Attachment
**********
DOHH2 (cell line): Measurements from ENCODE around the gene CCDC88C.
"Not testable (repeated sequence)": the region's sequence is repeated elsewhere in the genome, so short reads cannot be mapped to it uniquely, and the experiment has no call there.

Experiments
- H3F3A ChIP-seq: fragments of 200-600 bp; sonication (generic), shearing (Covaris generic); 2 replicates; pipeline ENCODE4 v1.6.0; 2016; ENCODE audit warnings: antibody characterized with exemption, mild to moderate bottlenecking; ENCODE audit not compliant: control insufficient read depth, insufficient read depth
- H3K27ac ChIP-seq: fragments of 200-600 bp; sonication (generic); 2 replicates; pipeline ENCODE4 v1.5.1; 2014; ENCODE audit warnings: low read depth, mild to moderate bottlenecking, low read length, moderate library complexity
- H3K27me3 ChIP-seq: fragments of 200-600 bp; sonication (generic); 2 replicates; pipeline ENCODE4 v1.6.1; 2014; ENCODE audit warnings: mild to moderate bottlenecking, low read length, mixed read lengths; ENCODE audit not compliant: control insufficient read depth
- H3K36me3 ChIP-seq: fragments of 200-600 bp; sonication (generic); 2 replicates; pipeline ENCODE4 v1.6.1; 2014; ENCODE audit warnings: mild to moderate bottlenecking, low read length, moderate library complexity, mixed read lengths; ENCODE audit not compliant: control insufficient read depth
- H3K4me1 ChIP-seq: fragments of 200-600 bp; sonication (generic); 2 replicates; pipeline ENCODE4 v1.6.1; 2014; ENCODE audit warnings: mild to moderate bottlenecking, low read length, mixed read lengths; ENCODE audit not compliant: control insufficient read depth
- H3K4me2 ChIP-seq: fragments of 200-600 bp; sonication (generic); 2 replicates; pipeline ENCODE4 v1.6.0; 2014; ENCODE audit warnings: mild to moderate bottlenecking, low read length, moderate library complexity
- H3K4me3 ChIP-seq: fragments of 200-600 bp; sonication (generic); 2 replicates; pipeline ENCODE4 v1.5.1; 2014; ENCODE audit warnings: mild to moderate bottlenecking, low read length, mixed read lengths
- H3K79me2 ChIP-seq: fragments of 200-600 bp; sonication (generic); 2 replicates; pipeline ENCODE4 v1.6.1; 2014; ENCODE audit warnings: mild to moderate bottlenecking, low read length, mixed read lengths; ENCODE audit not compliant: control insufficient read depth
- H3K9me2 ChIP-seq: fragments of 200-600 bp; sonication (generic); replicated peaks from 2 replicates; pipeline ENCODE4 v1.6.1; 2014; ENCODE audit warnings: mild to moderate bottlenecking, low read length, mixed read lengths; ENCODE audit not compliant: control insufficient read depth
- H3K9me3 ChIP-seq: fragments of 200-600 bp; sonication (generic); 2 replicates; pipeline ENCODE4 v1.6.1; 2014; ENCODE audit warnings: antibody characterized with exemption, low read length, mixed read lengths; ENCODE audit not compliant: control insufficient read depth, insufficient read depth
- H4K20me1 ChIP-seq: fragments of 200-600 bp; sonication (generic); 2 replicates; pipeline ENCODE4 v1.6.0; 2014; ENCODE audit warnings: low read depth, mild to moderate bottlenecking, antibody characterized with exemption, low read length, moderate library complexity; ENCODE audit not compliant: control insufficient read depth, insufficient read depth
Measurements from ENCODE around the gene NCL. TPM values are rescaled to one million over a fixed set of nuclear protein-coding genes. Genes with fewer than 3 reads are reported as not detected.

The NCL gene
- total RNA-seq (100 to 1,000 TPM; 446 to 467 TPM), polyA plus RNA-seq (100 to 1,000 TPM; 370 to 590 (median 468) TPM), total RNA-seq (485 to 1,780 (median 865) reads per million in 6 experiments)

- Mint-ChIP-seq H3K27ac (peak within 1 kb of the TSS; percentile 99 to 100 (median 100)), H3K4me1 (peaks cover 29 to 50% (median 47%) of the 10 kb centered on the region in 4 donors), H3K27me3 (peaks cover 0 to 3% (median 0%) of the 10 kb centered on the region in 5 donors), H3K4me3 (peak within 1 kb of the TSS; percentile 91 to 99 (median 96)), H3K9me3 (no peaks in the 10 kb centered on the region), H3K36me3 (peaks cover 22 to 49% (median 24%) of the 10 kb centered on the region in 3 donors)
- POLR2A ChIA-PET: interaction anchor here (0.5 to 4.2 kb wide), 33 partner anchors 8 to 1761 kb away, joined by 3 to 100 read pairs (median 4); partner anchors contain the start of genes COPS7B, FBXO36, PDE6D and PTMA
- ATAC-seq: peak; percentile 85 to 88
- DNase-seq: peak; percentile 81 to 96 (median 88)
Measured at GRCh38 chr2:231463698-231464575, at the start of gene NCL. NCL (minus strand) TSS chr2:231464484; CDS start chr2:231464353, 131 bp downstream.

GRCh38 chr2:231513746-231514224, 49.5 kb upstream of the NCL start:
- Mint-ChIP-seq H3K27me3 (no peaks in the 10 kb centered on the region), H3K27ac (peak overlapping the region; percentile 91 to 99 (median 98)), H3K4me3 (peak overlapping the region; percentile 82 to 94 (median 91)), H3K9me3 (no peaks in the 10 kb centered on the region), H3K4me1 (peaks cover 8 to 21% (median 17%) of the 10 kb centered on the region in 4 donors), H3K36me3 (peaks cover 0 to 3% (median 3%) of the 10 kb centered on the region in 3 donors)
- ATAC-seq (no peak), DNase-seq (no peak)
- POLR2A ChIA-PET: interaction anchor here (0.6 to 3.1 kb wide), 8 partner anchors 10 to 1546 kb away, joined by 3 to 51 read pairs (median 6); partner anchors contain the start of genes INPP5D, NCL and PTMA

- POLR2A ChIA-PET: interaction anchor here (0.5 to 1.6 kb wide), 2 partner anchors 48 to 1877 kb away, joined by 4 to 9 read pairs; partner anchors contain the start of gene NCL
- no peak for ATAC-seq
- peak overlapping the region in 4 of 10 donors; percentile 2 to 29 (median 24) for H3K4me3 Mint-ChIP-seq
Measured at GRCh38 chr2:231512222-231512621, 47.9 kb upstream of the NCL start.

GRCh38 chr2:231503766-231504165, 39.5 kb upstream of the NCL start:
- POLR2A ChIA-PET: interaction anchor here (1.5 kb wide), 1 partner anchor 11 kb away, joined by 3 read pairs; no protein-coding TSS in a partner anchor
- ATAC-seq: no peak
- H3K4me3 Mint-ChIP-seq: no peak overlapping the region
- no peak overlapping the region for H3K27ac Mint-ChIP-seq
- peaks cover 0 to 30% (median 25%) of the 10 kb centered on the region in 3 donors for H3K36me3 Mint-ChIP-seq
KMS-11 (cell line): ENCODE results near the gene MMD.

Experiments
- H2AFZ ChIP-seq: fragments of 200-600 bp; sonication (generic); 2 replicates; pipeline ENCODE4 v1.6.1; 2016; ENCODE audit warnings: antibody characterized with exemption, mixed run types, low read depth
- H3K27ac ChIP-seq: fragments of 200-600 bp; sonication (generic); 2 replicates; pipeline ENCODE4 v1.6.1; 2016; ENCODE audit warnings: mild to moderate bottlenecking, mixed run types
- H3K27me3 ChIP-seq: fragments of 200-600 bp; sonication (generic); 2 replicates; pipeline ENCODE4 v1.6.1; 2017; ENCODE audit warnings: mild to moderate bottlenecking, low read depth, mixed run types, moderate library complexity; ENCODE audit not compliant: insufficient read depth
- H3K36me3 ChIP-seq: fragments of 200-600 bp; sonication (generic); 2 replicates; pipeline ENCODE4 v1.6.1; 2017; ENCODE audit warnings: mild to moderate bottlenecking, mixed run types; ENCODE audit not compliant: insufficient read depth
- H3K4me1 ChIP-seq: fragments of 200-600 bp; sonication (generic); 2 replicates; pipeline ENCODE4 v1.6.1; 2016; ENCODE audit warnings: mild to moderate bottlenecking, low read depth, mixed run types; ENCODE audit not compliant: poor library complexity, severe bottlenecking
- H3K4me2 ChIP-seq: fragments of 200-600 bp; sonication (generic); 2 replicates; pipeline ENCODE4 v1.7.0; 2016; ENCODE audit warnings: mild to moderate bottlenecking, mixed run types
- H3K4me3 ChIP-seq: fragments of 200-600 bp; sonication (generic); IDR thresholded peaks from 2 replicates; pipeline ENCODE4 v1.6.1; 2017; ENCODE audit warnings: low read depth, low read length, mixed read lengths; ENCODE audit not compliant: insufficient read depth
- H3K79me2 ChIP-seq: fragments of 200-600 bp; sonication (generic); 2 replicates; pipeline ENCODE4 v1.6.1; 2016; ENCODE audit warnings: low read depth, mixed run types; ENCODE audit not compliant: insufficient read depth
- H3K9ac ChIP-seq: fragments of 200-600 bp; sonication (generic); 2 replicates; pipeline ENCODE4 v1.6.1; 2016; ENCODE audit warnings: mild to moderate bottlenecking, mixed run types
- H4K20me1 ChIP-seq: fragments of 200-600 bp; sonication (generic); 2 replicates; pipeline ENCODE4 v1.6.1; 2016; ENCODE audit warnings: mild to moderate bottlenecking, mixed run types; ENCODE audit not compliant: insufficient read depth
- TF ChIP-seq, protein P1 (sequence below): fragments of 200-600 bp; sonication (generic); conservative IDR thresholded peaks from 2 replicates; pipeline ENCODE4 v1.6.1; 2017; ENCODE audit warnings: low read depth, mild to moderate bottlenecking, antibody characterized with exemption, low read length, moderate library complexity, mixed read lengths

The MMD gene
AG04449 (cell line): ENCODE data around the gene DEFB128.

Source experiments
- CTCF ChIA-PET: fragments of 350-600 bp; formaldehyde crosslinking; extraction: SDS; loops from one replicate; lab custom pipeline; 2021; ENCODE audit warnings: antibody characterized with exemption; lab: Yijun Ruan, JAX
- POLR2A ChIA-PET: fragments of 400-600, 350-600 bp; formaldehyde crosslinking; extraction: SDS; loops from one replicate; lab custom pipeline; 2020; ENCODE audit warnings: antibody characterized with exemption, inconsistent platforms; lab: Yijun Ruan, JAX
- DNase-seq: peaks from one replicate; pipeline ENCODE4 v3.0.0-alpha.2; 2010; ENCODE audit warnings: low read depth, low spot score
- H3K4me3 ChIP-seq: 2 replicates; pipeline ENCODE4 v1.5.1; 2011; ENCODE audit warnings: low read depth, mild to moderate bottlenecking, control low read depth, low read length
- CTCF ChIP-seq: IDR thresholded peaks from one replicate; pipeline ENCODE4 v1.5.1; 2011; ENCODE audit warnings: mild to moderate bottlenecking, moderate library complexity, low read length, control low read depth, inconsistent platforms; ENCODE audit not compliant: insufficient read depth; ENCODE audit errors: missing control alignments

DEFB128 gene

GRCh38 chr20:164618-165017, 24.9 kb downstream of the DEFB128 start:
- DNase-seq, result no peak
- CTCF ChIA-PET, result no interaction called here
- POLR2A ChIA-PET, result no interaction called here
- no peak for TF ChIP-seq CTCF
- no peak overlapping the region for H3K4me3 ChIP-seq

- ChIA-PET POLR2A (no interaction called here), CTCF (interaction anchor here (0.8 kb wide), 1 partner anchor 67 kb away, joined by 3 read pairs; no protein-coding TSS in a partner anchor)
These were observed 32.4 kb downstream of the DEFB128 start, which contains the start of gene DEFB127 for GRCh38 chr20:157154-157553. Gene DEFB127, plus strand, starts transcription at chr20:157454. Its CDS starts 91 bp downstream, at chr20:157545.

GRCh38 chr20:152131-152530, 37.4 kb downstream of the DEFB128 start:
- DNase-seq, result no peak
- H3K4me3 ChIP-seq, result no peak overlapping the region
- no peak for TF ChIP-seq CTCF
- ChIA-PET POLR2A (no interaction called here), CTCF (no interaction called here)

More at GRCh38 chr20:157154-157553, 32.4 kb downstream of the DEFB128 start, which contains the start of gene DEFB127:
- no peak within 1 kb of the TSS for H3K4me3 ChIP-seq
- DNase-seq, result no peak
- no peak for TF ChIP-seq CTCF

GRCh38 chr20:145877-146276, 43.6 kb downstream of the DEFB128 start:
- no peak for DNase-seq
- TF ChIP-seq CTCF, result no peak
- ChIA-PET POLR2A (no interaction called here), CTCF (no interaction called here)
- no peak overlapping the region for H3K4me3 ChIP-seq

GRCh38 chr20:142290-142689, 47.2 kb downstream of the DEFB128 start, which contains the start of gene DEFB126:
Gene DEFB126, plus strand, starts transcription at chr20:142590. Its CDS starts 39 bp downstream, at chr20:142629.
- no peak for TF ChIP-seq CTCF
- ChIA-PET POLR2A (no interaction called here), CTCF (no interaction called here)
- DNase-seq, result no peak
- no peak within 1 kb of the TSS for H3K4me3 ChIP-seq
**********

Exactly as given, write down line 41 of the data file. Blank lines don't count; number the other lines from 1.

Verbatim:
- H3K27me3 ChIP-seq: fragments of 200-600 bp; sonication (generic); 2 replicates; pipeline ENCODE4 v1.6.1; 2017; ENCODE audit warnings: mild to moderate bottlenecking, low read depth, mixed run types, moderate library complexity; ENCODE audit not compliant: insufficient read depth